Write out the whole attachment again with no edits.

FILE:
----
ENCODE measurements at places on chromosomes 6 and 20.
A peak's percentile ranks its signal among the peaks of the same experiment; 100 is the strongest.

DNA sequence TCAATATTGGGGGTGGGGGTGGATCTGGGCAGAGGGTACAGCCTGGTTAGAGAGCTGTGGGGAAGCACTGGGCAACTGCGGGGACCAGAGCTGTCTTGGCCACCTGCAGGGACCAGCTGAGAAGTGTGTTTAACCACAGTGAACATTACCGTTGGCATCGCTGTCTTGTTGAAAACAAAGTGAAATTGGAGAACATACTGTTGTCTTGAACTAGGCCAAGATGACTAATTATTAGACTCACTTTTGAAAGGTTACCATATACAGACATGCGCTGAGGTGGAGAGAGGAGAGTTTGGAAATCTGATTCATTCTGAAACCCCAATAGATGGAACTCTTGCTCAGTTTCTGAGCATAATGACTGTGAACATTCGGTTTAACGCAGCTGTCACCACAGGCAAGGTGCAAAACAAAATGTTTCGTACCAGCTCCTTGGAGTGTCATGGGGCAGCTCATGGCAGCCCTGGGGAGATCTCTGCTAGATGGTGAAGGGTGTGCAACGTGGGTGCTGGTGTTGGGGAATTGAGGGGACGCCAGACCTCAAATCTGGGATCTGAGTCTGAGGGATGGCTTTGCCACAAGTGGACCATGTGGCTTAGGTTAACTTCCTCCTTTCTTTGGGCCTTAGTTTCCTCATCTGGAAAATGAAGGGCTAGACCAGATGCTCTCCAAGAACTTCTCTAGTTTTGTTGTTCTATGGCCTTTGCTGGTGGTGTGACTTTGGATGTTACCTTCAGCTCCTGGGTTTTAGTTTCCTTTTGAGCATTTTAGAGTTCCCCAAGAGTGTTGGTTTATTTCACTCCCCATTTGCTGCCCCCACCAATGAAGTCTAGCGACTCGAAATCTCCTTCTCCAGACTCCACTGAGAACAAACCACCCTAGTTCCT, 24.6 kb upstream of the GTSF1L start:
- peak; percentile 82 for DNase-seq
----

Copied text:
ENCODE measurements at places on chromosomes 6 and 20.
A peak's percentile ranks its signal among the peaks of the same experiment; 100 is the strongest.

DNA sequence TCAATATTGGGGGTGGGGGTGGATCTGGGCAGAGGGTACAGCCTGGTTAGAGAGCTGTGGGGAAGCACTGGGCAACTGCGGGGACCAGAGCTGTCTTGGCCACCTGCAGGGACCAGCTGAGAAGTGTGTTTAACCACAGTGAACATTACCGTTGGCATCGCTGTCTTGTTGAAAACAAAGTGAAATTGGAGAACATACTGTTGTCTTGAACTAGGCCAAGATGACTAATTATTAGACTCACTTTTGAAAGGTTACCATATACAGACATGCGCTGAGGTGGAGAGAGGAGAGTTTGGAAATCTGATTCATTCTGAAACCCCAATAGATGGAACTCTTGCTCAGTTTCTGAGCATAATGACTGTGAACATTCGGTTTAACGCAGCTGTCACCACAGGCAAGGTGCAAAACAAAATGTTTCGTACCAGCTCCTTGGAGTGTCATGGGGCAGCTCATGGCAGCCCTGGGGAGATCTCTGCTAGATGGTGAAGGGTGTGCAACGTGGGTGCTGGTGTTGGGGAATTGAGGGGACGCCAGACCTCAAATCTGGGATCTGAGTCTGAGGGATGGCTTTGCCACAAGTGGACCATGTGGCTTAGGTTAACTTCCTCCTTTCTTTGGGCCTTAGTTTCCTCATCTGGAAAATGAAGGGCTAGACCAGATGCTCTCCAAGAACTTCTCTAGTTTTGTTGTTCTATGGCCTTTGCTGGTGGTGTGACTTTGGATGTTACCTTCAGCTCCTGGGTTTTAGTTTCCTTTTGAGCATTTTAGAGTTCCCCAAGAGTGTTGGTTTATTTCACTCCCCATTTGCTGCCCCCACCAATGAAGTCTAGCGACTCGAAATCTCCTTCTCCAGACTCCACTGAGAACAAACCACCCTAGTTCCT, 24.6 kb upstream of the GTSF1L start:
- peak; percentile 82 for DNase-seq